David Price and Max Scherzer have quite a bit in common these days.
Both were first-round picks less than a year apart who debuted in the majors in 2008. Both are top-of-the-rotation starting pitchers on perennial playoff contenders. Both now have an American League Cy Young Award on their résumé.
Of course, whether Price and/or Scherzer will be traded has become one of the hottest topics of this offseason. At this point, it seems more likely that the small-market Tampa Bay Rays will peddle Price at peak value in order to free up payroll and acquire younger, cheaper talent than it does that the deep-pocketed Detroit Tigers would swap Scherzer, who recently indicated via ESPN's Jerry Crasnick that he would be open to signing a long-term extension to stay in Detroit.
Either stud starter would require a massive haul in return, but there are numerous factors and circumstances that need to be considered when evaluating the value of each. Which raises the question: Between Price and Scherzer, which one is the better target for teams looking to land an ace in a blockbuster this winter?
It doesn't get much better than a 28-year-old fireballing left-hander who's thrived in the AL East and has plenty of postseason experience, does it?
Although Price had a poor start then missed more than a month in the middle of the 2013 season due to left triceps soreness—his only trip to the disabled list since breaking into the bigs—he came back with a vengeance to help the Rays make their playoff push.
Upon returning in early July, Price made 18 starts and went 9-4 with a 2.53 ERA and 0.96 WHIP. His strikeout rate, it should be pointed out, was down from a career 8.1 K/9 to just under 7.0 per, and for the year, his velocity dipped a mile per hour or two, from 94-95 mph to 92-93 mph.
As such, that might give some pause for teams pursuing Price, except the 2012 Cy Young winner pitched so well over the second half anyway, that it might not matter much.
Beyond the on-field performance, there are the important issues of money and team control. Price, who earned just north of $10 million last year, will see a bump in salary, likely somewhere in the $13 million range, per MLB Trade Rumors. As a player who qualified for Super Two status—meaning he gets four swings at arbitration eligibility, not the usual three—he'll be on his penultimate turn.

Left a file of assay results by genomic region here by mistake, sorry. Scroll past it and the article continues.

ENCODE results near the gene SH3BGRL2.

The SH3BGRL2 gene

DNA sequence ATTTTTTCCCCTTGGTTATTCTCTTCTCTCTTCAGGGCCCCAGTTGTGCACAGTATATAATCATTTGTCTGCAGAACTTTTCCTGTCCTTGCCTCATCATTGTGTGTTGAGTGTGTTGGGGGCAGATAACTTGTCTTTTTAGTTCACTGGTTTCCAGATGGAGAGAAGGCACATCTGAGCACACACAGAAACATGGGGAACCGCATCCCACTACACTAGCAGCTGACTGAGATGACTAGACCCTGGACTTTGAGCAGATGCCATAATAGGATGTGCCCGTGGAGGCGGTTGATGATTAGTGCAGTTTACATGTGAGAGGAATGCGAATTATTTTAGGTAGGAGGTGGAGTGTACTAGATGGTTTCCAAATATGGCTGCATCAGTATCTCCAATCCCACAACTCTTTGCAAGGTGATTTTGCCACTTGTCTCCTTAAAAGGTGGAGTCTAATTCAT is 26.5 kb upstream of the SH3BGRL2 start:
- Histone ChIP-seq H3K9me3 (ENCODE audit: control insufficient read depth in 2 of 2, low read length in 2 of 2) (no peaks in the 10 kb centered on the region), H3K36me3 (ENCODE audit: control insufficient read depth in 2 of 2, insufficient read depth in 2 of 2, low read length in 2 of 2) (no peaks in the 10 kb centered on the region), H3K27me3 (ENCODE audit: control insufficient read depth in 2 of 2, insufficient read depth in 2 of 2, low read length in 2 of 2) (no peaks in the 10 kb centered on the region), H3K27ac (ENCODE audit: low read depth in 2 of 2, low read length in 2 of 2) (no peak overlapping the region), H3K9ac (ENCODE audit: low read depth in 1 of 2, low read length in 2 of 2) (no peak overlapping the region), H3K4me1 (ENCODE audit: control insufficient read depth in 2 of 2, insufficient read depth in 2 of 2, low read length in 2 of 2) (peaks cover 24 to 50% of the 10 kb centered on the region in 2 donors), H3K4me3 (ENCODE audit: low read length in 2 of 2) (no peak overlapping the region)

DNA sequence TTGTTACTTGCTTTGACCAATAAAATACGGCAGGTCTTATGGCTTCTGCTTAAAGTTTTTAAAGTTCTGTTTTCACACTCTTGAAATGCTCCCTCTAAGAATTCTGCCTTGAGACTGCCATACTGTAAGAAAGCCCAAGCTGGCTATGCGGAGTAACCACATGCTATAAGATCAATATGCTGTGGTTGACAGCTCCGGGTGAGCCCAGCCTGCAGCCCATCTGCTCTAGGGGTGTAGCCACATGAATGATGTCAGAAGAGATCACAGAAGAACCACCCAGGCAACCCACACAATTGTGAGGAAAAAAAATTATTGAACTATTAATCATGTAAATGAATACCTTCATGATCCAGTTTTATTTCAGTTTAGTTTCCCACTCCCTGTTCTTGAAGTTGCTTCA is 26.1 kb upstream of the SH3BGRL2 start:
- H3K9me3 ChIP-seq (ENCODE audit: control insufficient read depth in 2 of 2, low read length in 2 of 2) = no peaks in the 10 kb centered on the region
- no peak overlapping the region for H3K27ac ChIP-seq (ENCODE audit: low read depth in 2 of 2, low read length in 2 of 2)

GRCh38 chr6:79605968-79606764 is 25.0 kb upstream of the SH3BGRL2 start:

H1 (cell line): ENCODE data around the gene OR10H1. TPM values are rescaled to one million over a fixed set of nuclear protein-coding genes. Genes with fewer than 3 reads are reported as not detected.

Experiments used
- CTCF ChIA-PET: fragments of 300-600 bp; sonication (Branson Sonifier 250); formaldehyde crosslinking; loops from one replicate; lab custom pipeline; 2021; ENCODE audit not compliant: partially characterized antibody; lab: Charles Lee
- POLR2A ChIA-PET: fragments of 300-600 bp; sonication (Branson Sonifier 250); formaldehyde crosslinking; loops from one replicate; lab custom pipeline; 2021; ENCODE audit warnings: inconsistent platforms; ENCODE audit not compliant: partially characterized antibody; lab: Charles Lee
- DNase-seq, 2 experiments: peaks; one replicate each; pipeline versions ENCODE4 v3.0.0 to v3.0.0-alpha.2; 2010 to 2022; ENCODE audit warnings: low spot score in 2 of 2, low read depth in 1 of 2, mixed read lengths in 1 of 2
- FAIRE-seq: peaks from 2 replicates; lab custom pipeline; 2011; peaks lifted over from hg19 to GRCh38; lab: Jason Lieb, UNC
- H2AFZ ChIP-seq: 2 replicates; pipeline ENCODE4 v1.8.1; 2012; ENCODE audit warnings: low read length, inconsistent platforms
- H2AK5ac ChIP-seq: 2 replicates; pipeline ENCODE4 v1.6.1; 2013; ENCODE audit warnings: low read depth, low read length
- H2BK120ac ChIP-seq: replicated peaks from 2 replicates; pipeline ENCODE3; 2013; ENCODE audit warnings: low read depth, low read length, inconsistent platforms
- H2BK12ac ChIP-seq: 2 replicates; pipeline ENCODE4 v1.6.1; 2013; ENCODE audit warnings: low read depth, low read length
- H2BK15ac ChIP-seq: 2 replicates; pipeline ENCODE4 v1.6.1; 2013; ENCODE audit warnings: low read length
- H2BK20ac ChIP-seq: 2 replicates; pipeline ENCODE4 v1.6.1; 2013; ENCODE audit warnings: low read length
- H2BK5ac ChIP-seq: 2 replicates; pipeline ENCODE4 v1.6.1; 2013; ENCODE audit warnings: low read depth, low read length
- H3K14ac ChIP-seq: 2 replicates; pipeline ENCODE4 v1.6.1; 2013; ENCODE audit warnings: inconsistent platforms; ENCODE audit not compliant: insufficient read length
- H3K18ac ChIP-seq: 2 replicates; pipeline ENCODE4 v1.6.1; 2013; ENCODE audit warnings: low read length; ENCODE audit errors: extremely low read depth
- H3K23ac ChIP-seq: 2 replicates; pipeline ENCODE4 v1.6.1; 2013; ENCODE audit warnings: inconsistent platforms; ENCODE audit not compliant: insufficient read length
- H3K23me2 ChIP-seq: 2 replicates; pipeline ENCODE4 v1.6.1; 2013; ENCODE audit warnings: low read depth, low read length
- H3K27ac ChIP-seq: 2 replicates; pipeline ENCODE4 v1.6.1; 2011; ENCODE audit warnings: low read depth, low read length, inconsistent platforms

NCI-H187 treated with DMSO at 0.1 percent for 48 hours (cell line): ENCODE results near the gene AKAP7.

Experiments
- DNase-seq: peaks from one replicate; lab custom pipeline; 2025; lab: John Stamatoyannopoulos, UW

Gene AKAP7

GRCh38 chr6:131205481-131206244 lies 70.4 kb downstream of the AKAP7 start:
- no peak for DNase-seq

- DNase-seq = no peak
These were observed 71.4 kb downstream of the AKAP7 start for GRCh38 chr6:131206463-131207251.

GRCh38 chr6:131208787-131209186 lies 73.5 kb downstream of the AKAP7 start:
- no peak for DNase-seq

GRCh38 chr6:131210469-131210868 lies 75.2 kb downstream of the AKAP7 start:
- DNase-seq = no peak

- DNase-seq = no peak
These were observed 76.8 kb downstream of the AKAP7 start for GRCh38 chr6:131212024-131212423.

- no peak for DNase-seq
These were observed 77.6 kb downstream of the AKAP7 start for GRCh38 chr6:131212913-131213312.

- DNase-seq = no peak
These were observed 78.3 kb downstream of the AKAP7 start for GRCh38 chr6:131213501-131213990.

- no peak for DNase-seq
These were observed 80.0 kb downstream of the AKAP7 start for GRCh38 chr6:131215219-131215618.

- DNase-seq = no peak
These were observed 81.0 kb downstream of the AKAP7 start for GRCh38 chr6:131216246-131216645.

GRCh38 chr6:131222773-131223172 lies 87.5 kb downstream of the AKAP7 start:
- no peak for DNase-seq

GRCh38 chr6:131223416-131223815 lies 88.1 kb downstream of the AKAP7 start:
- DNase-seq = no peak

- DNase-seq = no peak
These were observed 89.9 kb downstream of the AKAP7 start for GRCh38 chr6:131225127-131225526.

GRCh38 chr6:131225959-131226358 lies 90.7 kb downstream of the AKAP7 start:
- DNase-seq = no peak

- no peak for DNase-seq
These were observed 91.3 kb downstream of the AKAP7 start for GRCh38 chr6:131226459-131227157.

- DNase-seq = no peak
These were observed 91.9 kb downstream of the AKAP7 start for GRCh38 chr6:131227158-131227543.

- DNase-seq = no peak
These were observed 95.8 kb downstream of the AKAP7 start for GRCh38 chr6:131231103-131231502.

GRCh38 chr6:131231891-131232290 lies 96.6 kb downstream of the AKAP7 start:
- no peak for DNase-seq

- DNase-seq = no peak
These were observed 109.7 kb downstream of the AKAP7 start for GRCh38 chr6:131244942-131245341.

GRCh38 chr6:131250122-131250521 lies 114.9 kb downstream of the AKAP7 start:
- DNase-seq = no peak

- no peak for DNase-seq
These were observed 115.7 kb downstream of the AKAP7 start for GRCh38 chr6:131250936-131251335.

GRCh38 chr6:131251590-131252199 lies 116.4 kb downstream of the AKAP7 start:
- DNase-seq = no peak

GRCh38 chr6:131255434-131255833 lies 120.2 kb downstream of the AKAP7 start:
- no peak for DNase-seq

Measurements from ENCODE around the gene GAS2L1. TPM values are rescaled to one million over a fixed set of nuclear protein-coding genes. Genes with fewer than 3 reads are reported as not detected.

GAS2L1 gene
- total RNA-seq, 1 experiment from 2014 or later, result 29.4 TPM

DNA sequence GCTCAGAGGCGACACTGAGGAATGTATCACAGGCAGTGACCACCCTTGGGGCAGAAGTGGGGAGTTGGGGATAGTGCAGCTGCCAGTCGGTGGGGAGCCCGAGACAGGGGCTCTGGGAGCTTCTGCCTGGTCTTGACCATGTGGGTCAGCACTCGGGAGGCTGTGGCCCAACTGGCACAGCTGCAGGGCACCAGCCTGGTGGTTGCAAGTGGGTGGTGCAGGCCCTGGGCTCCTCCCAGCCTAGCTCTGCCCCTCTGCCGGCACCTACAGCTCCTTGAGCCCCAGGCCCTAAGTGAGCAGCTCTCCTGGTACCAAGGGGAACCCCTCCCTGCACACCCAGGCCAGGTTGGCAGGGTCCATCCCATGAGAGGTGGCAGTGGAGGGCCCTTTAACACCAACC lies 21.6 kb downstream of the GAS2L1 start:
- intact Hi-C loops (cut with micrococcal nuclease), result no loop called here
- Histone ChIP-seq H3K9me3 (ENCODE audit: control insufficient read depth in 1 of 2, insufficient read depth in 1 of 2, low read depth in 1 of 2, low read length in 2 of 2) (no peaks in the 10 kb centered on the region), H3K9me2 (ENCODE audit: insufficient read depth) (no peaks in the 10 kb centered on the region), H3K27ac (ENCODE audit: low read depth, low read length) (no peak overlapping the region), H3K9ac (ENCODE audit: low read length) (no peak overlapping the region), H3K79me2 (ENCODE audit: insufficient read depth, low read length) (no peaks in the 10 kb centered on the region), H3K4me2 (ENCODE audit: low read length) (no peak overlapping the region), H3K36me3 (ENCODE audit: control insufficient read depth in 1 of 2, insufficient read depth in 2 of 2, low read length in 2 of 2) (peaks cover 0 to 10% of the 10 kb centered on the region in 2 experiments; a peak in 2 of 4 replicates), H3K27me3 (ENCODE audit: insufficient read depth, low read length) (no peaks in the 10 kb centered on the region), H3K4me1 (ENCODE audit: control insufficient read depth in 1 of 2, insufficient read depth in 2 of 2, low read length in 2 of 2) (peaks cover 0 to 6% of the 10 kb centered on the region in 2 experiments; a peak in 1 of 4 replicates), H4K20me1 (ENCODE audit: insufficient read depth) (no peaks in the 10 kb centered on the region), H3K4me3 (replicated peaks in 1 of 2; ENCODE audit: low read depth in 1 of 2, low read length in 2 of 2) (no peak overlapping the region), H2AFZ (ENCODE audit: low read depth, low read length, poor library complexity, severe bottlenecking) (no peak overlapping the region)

That will inevitably cost any team that obtains him several million more than he otherwise would have earned, had he not been a Super Two. Depending on how his 2014 campaign goes, he could be in line for $16-18 million in his final go-round next winter. In all, then, a rough estimate would be that Price will earn approximately $30 million over the next two seasons. To be sure, that is no small amount, but it's also well under market value for one of the top pitchers in all of baseball.
That, of course, is a big reason why Price is such a draw, as is the fact that he will be under team control through 2015. To a club with a window of contention beyond just 2014, that is a major plus to targeting Price.
Because of that, the downside for any team targeting Price is that the Rays are in position to ask for, well, a lot. Even though he won't be cheap in terms of salary, the second season of control gives Tampa a lot of extra leverage in negotiating a deal.
From an individual's perspective, the 2013 season really couldn't have gone any better for Scherzer, could it?